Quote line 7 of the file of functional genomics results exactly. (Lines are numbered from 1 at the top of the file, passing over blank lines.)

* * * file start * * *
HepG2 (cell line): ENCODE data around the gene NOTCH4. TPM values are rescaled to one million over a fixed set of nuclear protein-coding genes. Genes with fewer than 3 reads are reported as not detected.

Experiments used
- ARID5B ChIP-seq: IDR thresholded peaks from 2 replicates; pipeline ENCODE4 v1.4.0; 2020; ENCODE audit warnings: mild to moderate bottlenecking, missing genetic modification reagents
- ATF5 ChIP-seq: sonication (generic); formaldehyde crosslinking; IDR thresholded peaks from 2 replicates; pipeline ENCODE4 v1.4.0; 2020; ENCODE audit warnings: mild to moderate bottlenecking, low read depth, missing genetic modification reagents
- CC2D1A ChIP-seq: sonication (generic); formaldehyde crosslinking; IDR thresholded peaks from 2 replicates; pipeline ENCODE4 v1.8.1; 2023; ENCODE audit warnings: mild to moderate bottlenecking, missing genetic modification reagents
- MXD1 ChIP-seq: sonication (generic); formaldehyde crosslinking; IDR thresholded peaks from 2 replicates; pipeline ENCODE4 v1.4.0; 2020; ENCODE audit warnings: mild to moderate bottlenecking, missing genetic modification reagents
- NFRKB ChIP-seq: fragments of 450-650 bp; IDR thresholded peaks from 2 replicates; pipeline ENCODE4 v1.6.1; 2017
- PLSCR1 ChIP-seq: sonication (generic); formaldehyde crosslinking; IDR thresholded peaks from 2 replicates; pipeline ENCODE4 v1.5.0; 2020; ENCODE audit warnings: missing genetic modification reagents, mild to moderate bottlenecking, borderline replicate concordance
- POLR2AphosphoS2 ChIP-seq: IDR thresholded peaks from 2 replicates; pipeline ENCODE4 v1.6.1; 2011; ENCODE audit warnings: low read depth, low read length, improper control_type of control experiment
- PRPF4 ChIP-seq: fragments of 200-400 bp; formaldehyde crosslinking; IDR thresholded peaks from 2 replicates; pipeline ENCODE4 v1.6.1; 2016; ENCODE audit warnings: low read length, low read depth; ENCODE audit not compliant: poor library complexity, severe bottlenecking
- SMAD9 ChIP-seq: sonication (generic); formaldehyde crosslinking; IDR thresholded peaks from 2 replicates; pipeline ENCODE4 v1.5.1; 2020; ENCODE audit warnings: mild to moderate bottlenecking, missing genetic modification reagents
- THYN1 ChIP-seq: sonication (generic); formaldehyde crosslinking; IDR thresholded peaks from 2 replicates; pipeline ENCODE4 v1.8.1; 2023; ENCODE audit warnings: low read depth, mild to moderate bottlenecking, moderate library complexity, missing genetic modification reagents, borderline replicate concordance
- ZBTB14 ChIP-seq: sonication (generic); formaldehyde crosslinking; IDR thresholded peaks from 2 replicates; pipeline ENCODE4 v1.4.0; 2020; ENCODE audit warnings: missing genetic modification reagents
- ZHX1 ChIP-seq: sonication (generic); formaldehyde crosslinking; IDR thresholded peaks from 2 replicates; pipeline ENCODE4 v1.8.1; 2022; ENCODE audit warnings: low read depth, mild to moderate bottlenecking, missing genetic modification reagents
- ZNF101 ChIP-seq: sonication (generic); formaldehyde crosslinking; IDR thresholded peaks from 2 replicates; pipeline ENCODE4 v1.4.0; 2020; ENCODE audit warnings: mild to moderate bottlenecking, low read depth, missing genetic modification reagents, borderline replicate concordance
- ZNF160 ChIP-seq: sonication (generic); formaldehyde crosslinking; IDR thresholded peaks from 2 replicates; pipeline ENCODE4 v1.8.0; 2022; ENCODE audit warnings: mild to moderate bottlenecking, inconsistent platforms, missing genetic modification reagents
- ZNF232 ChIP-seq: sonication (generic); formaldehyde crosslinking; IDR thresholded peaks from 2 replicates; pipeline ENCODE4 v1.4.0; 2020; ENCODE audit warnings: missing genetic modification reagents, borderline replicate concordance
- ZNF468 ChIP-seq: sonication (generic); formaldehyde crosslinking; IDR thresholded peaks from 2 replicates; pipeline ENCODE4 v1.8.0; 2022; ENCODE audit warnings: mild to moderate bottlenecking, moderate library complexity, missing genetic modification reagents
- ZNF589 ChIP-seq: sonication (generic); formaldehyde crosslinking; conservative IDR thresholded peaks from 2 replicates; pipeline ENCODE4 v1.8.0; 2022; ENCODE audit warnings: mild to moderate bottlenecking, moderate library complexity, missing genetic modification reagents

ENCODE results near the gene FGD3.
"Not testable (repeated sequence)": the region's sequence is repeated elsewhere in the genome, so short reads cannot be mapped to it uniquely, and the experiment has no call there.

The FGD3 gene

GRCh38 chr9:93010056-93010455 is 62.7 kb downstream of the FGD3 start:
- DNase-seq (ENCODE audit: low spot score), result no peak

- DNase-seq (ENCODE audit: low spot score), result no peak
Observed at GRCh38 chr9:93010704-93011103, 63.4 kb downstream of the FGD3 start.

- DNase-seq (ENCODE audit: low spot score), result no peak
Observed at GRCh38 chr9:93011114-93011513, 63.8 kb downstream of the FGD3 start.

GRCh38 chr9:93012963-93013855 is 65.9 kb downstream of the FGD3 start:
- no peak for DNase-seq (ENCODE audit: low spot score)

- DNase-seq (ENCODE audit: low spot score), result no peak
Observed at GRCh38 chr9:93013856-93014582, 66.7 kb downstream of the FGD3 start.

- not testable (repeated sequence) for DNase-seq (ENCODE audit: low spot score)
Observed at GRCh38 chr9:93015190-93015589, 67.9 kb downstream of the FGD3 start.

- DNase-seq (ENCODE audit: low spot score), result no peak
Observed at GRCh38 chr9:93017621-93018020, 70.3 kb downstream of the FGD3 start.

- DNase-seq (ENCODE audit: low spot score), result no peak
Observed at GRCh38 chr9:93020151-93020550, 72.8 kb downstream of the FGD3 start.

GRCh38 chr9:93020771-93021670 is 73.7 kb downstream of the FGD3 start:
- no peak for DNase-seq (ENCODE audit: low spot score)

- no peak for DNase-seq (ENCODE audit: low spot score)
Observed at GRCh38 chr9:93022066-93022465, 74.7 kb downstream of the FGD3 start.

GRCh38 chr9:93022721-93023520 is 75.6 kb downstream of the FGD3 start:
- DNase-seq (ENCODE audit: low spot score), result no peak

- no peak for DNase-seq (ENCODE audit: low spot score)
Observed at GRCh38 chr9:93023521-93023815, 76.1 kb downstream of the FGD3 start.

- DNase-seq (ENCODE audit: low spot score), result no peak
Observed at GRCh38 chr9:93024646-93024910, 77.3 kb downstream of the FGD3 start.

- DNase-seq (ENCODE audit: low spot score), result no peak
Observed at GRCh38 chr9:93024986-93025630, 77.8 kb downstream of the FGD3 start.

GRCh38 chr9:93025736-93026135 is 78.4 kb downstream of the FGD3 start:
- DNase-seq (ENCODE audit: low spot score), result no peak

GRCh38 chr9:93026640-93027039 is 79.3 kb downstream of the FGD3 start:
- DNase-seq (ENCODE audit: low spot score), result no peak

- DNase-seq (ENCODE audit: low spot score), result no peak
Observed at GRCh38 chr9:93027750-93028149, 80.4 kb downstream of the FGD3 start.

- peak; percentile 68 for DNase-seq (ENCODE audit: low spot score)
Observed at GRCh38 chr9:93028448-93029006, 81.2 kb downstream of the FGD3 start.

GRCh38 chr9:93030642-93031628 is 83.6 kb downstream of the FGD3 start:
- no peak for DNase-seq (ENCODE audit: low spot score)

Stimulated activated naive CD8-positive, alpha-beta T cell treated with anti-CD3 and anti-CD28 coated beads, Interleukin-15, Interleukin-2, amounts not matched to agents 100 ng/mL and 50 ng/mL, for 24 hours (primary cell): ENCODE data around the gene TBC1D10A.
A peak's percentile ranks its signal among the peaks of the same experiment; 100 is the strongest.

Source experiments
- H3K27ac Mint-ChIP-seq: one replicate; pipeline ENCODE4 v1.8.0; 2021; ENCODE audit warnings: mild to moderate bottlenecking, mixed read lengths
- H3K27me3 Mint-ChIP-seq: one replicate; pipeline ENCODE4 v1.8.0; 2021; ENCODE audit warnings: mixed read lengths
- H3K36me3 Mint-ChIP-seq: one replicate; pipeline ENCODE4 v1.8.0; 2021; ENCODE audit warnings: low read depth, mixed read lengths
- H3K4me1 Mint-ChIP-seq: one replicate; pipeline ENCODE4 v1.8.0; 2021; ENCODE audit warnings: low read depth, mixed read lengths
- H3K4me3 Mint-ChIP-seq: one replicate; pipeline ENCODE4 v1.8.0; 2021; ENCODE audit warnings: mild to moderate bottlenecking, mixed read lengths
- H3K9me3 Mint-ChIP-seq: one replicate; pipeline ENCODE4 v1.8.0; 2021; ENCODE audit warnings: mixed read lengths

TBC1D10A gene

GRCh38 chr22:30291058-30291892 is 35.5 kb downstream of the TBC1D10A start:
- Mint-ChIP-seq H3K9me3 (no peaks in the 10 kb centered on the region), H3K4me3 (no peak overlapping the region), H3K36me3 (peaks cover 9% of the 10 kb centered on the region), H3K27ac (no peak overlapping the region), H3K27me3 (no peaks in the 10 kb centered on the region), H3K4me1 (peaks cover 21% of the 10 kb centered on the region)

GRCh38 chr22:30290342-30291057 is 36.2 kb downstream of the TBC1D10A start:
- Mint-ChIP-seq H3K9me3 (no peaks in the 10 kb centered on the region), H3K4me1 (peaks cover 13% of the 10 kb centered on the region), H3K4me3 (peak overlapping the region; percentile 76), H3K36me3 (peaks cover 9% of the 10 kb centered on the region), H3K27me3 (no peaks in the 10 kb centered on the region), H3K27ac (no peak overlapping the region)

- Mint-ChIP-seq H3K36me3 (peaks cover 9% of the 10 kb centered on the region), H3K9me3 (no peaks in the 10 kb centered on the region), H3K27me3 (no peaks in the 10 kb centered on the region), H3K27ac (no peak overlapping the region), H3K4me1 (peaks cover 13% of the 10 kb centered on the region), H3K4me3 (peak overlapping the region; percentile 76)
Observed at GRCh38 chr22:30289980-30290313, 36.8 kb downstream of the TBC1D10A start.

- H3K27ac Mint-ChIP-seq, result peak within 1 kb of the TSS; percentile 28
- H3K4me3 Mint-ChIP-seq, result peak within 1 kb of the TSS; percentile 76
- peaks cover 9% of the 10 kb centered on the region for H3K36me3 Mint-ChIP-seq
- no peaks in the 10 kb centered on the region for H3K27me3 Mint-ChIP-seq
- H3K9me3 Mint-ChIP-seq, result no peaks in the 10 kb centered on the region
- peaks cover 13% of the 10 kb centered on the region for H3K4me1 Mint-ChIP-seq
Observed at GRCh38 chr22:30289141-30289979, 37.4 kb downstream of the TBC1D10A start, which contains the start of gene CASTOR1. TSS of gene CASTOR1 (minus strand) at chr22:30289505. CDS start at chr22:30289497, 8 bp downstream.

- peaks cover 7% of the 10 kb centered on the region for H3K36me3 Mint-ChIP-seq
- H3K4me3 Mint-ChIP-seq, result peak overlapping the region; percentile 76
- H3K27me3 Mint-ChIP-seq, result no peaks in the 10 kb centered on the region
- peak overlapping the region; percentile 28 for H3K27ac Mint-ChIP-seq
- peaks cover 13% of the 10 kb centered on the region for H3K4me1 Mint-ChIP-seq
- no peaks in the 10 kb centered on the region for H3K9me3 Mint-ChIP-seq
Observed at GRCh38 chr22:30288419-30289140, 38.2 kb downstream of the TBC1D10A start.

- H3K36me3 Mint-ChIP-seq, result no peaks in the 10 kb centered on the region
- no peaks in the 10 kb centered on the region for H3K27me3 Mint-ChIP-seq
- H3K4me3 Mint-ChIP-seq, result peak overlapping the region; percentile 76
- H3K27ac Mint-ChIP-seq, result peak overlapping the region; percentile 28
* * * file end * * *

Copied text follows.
- NFRKB ChIP-seq: fragments of 450-650 bp; IDR thresholded peaks from 2 replicates; pipeline ENCODE4 v1.6.1; 2017